Nitro Circus in Madrid, Spain
Nitro is actually one of his tamer gigs, since it takes place in a relatively controlled environment. He’s been photographing almost all of our shows for the last three or four years, having been referred to us by someone who knows him from his work with Red Bull, where he’s been a photographer for a long time. That Red Bull gig is where he honed his skills photographing FMX. He recalls testing out different setups with Robbie Maddison back in the early days: “We did some pretty cool stuff where I was gaffer-taping a camera to his handlebars, and it kind of went viral for those days, which means a hundred people saw it rather than 10,” he says, laughing.
His work with Nitro started with a small misunderstanding. He’d missed the initial email, which was a straight-up job offer, because he was off on an assignment — “Chile or somewhere,” he says. And so when Nitro followed up, he thought that was the first contact. He lives near where Nitro was based at that time, and that follow-up email was an invite to catch up over coffee. He thought they would have a chat and get to know each other, again, not realizing the job had been offered and Nitro was awaiting his answer about whether he was willing to take on a month-long European tour that started in a week or two. “They basically said, ‘So, are you good to go?’ And I’m kinda like, ‘What do you mean good to go? I thought we were just having a coffee,'” he says. They realized the miscommunication and it was all good, but it meant he had to hustle to get ready. “I pretty much dropped everything and bought a whole line of gear that was required, got on a plane, and flew into Stockholm, I think, two weeks later.”
He already knew some of the Nitro Crew, like FMX legends Josh Sheehan and Steve Mini. “When I stepped in I thought, ‘I know a couple of these guys; I know what it’s all about.’ But then I really did just get thrown into the thick of things, into tour life … lights and smoke and pyro, and then pack up and two days later you’re in another country doing it again. It was a fair bloody initiation, I can certainly tell you that,” he says. “Here’s the whole Crew, here’s the Nitro family, you’re part of it now. You’re on a bus living with us, breathing, eating, and shooting. But, you know, I must have liked it — I’m still here.”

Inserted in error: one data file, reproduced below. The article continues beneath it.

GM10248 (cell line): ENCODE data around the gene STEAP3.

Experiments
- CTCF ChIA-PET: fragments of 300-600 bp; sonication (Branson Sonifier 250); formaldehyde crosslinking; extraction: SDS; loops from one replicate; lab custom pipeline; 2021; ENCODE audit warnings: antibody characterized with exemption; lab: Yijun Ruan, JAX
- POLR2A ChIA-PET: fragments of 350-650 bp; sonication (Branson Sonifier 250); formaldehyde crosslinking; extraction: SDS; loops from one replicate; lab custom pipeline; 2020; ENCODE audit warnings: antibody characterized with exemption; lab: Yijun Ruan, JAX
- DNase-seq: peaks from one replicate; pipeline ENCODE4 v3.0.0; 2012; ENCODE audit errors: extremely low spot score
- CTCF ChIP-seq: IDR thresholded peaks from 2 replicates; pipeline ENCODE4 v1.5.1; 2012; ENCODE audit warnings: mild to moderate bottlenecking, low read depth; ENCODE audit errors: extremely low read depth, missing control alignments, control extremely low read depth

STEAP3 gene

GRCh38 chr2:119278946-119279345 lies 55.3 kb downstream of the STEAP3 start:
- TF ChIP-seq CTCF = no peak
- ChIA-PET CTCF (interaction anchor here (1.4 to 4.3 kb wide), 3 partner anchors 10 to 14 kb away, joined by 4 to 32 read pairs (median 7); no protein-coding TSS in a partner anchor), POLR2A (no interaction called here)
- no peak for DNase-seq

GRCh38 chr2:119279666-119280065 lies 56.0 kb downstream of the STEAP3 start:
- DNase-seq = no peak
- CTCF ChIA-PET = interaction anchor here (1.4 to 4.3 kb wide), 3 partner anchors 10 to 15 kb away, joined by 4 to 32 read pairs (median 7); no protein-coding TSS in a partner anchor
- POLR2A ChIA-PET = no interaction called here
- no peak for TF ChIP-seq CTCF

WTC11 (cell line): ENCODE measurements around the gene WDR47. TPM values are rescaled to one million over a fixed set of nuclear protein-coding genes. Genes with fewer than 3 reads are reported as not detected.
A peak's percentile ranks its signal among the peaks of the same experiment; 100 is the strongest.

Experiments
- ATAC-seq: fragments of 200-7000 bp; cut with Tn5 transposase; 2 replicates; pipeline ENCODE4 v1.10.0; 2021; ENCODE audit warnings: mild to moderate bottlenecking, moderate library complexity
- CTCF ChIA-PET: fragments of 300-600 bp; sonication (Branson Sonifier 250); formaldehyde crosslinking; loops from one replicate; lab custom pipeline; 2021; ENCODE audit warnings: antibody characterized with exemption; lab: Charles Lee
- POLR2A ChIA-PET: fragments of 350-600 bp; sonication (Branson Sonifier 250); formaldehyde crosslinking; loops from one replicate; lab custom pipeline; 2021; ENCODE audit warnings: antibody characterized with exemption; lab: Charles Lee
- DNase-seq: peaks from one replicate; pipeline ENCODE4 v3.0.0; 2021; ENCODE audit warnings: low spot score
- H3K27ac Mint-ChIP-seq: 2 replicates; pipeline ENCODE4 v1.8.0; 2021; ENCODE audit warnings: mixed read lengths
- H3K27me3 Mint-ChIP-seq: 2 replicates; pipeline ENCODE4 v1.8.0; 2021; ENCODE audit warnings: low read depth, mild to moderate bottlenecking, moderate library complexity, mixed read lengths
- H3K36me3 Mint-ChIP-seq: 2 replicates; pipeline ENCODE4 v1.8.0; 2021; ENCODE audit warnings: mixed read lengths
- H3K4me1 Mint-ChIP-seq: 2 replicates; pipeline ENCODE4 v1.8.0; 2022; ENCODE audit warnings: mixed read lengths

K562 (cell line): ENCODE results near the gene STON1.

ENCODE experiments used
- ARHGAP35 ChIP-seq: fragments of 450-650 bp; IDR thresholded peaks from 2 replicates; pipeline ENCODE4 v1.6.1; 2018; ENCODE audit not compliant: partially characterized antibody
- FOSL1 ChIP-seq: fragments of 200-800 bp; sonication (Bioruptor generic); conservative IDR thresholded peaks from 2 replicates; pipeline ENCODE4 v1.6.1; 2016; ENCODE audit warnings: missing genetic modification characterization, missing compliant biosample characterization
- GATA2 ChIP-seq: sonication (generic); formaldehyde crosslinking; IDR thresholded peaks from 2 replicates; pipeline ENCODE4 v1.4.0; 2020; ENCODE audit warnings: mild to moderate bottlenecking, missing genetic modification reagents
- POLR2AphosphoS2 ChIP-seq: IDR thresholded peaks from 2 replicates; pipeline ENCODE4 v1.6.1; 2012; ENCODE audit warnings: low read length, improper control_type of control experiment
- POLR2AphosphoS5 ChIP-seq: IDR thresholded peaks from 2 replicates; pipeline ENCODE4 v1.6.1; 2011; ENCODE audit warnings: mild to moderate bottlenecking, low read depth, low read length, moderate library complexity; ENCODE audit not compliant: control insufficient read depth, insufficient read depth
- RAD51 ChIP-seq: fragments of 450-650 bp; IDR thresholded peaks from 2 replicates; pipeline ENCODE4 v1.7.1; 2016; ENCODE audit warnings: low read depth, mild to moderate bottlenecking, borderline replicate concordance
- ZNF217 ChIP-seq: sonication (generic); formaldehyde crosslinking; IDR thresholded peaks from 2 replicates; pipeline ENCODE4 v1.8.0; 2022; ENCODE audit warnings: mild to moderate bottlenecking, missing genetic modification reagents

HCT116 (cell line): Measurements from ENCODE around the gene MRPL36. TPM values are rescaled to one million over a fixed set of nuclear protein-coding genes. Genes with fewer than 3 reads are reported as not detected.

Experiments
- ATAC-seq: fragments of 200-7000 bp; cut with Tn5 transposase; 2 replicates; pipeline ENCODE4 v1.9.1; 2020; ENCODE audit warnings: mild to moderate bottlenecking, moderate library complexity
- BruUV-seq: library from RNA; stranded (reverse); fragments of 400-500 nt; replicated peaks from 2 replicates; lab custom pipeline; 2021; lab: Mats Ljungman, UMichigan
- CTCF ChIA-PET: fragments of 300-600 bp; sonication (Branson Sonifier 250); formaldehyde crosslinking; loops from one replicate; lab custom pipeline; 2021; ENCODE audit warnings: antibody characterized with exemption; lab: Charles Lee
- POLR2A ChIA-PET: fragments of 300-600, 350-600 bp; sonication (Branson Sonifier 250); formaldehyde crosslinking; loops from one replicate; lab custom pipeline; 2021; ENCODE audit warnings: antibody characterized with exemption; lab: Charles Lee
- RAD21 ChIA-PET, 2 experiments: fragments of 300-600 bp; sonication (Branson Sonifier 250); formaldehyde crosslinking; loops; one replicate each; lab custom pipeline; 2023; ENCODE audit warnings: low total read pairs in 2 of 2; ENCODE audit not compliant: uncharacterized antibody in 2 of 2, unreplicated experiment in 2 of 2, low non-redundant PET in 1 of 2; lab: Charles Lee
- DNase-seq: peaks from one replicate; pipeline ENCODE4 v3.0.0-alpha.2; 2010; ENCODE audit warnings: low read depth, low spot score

That ability to adapt quickly to fluctuating circumstances is one of the things that makes Watto a perfect fit for this job, because despite Nitro being one of his tamer gigs, he has to be prepared for anything to ensure he gets the shots the fans want to see. “There’s a lot going in the show, and from a stills photography standpoint, you’re shooting in very low light and you have to shoot very fast shutter speeds, and that brings its own challenges,” he says. “Now cameras are very, very good, so in theory you can just ramp up the ISO and pull off some pretty good shots — and in some arenas that’s what I do.”
Full arena in Munich, Germany
He points to Prague on our most recent tour as an example of an arena where the flashes wouldn’t work for some reason — they worked before and they worked after, but there they didn’t. “So you just have to work with the show lights and ramp up the ISO.” He elaborates: “You can shoot sequences, then; you can shoot 10 frames a second to get that perfect moment. It’s actually a little bit easier, but you end up with a whole lot of shots you don’t want,” he says. “Ideally, what you want to do is get some good lighting going, and that’s a challenge.”
“I followed my passion for photographing cool people in cool places doing cool things.”
It could be that scientific side of him coming through, he says, but those are the sorts of challenges he’s talking about that he lives for, and it’s clear that the technology he gets to employ is part of what makes it so exciting for him. “We used some new gear on the last tour that I was psyched with,” he says. “What we’re doing at Nitro is reasonably cutting edge, because we’re using big studio strobes and we’re hyper-syncing them to 4,000th of a second. It wasn’t many years ago when that wasn’t possible.” On this last tour he used Elinchrom’s Skyport system, which was just released before the tour started. “The guys from Elinchrom, who happen to be based in Switzerland, hand-delivered some of the units to us in Norway,” Watto says. He describes how flashes can make the lighting perfect, but the margin for error is much tighter — you have to time the shot exactly right or you’ve missed, because flashes can’t reset fast enough to shoot multiple frames per second like you can with ambient lighting and a ramped-up ISO.